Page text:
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Capacitor directly connected to a DC battery.

  1. Sep 4, 2012 #1
    HeyoO everyone (^_^) and Thanks for your time.

    1. The problem statement, all variables and given/known data
    This question is about the "intial" point of time i.e. as soon as the key is closed.
    Before the current starts to flow which charges the capacitor till the voltage of capacitor is equal to voltage across the battery.

    A capacitor,C is directly connected to a DC battery of (say) 10V.
    If the plates of the capacitor are taken to be at 0V, then what would be potential of "negative" and "positive" terminal
    of battery relative to the plates?


    2. Relevant equations
    Electrons likes to flow from "Low" to "High" potential.

    Finally, the plate A will be "Positively" charged and plate B will be negatively charged.
    That means Electrons flowed from A -> X -> Positive terminal -> Negative terminal -> Y -> B which created those charges on Plate A and B.

    This implies that Initially (the time at which this question is to be answered) Plate A [ 0V ] was at a lower potential than the positive terminal of the battery....... And......... Plate B [ 0V] was at a higher potential than the negative terminal of the battery.

    A battery is of 10V implies that the potenital difference between the +ve and -ve terminal is of 10V.



    3. The attempt at a solution
    I think that the +ve terminal will be at +5V and -ve terminal will be at -5V.
    That is +"Half of the voltage" on positive terminal and -"half of voltage" on negative terminal.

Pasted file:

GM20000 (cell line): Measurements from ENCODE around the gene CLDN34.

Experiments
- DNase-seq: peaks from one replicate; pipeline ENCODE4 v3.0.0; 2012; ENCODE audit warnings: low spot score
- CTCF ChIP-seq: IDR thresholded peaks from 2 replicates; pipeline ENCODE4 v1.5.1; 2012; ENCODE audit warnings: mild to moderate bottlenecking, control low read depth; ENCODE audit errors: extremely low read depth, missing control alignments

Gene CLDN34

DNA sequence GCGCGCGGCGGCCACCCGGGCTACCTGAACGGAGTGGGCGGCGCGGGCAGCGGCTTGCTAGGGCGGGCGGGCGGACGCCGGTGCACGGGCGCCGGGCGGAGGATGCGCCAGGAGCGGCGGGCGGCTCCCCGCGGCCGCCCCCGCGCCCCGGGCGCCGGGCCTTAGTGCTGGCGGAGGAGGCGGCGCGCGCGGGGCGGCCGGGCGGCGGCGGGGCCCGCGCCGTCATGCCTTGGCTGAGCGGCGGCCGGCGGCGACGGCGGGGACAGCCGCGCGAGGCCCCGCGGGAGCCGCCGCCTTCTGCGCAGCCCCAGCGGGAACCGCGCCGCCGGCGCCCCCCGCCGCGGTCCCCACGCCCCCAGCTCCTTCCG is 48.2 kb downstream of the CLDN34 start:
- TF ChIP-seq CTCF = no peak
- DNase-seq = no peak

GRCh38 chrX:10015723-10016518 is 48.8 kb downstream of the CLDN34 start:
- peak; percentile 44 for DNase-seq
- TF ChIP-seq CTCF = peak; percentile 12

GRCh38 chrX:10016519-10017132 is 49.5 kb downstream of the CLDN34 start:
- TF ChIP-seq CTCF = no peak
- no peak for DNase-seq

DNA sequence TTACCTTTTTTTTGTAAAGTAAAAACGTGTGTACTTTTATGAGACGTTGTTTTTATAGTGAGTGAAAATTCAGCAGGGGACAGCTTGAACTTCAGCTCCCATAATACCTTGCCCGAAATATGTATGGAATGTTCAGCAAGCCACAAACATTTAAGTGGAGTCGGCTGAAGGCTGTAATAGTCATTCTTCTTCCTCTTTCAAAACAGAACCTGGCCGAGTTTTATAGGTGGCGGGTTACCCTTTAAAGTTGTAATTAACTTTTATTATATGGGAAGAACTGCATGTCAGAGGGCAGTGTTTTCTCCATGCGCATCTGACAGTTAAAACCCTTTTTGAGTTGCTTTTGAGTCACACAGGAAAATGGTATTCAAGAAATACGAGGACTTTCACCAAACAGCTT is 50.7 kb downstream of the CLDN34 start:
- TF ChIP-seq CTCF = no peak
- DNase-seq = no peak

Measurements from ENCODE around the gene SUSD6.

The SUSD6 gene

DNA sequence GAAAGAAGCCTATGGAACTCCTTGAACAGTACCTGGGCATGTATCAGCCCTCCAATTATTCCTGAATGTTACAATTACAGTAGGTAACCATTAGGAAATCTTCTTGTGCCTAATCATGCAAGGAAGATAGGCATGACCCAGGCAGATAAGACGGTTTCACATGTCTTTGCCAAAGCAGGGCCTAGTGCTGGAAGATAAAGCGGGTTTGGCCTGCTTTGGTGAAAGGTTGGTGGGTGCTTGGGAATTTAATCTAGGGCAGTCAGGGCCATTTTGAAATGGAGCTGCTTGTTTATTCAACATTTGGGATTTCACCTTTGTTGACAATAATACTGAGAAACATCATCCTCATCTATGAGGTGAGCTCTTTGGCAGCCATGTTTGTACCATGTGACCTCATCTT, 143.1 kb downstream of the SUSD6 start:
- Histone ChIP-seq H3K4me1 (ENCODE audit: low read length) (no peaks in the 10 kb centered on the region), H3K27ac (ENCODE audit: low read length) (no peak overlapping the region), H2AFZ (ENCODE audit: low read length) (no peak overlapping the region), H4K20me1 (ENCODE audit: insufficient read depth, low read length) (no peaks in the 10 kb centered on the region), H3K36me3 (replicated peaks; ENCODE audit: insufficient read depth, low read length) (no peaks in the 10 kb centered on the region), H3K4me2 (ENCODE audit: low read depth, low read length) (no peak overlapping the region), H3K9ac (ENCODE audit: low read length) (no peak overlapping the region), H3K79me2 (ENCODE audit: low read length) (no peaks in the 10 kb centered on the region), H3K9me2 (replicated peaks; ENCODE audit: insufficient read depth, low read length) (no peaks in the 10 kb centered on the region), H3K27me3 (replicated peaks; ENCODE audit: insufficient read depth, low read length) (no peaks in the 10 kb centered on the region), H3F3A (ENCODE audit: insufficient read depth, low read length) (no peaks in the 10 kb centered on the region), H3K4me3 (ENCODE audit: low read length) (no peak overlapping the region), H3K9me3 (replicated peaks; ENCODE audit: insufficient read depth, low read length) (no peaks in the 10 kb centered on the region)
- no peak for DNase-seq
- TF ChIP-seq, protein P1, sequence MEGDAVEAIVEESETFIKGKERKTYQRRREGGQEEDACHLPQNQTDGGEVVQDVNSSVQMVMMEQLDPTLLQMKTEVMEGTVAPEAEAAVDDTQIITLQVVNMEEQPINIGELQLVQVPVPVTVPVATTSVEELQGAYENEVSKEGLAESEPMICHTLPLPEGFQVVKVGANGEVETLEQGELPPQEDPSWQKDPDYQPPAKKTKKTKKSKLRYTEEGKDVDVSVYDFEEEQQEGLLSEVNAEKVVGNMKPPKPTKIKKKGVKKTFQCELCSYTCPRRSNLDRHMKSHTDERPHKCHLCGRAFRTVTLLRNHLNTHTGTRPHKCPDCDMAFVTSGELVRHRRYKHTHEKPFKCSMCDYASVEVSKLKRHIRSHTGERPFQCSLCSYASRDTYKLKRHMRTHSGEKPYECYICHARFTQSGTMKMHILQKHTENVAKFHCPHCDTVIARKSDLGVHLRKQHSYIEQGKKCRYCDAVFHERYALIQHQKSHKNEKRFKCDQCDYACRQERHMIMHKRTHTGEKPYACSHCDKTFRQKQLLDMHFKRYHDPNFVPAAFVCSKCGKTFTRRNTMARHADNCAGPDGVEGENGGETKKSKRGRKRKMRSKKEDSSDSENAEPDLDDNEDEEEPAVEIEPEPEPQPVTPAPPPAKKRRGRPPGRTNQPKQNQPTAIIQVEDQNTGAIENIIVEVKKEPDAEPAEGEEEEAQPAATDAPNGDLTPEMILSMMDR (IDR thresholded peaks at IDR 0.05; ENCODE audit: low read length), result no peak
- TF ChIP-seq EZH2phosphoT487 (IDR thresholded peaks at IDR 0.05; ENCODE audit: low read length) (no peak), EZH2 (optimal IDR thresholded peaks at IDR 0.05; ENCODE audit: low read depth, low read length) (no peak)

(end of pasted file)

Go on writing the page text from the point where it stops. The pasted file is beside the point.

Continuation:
[Q.01] Am i right (o_O) ??


    [Q.02] Will other pairs of (+ve Terinal , -ve terminal) work out?? :
    Like (+9V , -1V) or (+4V, -6V).


    [Q.03] The pair (+13V , +3V) will not be correct right ??
     

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  3. Sep 4, 2012 #2

    CWatters

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    Ok I see the switch is in red.

    So the initial conditions are switch open and the capacitor discharged.

    It's necessary to state that the following voltages are measured with respect to the -ve terminal of the battery...

    The A terminal of the capacitor (and point X) is the same voltage as the +ve terminal as the battery eg 10V.

    The B terminal of the capacitor (and point Y) is the same voltage as the A terminal (eg 10V) because the capacitor is discharged.
     
    Last edited: Sep 4, 2012
  4. Sep 4, 2012 #3

    CWatters

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    The way to think of this is that at t=0 when the switch is closed/ON the B terminal of the capacitor will be "pulled down" from 10V to 0V.
     
  5. Sep 4, 2012 #4

    CWatters

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    Consider this circuit.

    The discharged condition is represented by SW1 closed and SW2 open.
    The charged condition is represented by SW1 open and SW2 closed.
     

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